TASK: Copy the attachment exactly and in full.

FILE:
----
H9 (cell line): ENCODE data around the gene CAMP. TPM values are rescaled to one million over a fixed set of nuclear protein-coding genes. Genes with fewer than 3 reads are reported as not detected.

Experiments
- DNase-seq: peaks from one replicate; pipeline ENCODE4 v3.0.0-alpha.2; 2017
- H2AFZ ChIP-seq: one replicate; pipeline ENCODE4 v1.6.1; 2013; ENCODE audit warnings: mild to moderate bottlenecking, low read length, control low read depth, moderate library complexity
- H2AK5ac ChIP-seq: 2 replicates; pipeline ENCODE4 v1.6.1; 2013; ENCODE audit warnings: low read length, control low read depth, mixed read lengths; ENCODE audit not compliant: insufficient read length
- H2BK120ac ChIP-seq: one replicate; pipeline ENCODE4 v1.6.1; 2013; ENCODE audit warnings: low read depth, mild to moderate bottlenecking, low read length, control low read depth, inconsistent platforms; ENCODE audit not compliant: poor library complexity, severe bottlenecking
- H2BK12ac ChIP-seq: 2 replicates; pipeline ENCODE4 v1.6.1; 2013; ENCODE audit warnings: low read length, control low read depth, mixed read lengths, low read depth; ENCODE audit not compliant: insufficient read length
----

H9 (cell line): ENCODE data around the gene CAMP. TPM values are rescaled to one million over a fixed set of nuclear protein-coding genes. Genes with fewer than 3 reads are reported as not detected.

Experiments
- DNase-seq: peaks from one replicate; pipeline ENCODE4 v3.0.0-alpha.2; 2017
- H2AFZ ChIP-seq: one replicate; pipeline ENCODE4 v1.6.1; 2013; ENCODE audit warnings: mild to moderate bottlenecking, low read length, control low read depth, moderate library complexity
- H2AK5ac ChIP-seq: 2 replicates; pipeline ENCODE4 v1.6.1; 2013; ENCODE audit warnings: low read length, control low read depth, mixed read lengths; ENCODE audit not compliant: insufficient read length
- H2BK120ac ChIP-seq: one replicate; pipeline ENCODE4 v1.6.1; 2013; ENCODE audit warnings: low read depth, mild to moderate bottlenecking, low read length, control low read depth, inconsistent platforms; ENCODE audit not compliant: poor library complexity, severe bottlenecking
- H2BK12ac ChIP-seq: 2 replicates; pipeline ENCODE4 v1.6.1; 2013; ENCODE audit warnings: low read length, control low read depth, mixed read lengths, low read depth; ENCODE audit not compliant: insufficient read length